Forum addresses school violence

Sgt. Bill Clifford speaking at the public education forum on Jan. 29.

Sgt. Bill Clifford speaking at the public education forum on Jan. 29.

County 4-H Fairgrounds. The goal of the evening was to educate area residents on how to prevent and respond to issues of violence when they occur in the workplace and schools.

The Occupational Safety and Health Administration, the FBI and U.S. Bureau of Labor Statistics have released preliminary data from 2013 which shows that there were 397 fatal workplace injuries in the United States that were classified as homicides.

“Personal safety is so important. Sometimes people don’t always understand how to prepare. We think that providing people with information in a meaningful way is vital to their safety,” said Sgt. Bill Clifford, who served as the key speaker for the workplace violence portion of the presentation. “Information is power, and helping people empower themselves is essential.”

With years of study and practical experience in the field of use of force issues, Sgt. Clifford explained how to prepare for and respond to issues of violence that might arise in the workplace.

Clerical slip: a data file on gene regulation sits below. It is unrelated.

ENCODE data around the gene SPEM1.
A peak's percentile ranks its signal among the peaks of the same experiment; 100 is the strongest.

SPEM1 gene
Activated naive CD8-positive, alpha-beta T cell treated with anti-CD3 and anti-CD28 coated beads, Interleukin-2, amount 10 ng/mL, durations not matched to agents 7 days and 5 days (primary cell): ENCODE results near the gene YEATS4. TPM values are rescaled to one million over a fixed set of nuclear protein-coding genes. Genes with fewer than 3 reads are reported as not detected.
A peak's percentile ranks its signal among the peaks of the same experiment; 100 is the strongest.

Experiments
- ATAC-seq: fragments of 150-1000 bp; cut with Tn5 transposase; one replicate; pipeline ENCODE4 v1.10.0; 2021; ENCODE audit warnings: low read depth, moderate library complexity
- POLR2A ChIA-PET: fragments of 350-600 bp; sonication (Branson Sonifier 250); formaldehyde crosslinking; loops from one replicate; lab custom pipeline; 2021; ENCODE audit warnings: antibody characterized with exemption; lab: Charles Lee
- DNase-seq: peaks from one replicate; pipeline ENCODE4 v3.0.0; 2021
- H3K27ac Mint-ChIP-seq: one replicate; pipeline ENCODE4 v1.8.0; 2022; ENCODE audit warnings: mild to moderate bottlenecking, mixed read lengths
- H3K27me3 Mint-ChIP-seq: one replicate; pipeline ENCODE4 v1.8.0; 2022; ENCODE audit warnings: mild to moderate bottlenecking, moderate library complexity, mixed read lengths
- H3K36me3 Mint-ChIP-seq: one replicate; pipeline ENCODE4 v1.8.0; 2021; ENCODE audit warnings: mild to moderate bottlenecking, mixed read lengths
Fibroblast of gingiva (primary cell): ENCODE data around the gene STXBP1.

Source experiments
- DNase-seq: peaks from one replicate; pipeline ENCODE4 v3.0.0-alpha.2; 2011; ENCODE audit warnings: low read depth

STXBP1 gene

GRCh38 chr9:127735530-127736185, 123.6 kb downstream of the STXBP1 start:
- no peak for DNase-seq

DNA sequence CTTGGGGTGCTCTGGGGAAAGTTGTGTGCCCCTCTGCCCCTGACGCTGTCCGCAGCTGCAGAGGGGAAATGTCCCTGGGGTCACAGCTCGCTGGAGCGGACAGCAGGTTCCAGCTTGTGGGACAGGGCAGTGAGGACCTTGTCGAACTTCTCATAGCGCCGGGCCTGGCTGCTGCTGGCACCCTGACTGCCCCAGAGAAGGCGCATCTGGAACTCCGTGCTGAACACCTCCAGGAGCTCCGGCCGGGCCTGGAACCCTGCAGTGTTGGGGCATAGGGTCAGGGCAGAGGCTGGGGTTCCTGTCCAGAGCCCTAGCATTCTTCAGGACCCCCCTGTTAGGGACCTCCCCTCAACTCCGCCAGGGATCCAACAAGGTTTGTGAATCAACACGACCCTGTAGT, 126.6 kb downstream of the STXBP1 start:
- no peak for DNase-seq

Deputy Brad Osswald, a school resource officer in the Hamilton Heights school district shared information about the ALICE program taught in Hamilton County schools. ALICE is broken up into five strategies:

Alert: Notify as many people as possible within the danger zone that a potentially life threatening risk exists.

Lockdown: Secure in place, and prepare to evacuate or counter, if needed.

Inform: Continue to communicate the intruder’s location in real time.

Counter: Interrupt the intruder and make it difficult or impossible to aim.

Evacuate: Remove yourself from the danger zone when it is safe to do so.

“I think the parents and grandparents with children in school system need to know what’s being taught in schools. We have a plan in the school to help children survive in a violent event. We feel that ALICE is the best program because it enhances their ability to use their senses to find the ability to survive,” said Osswald.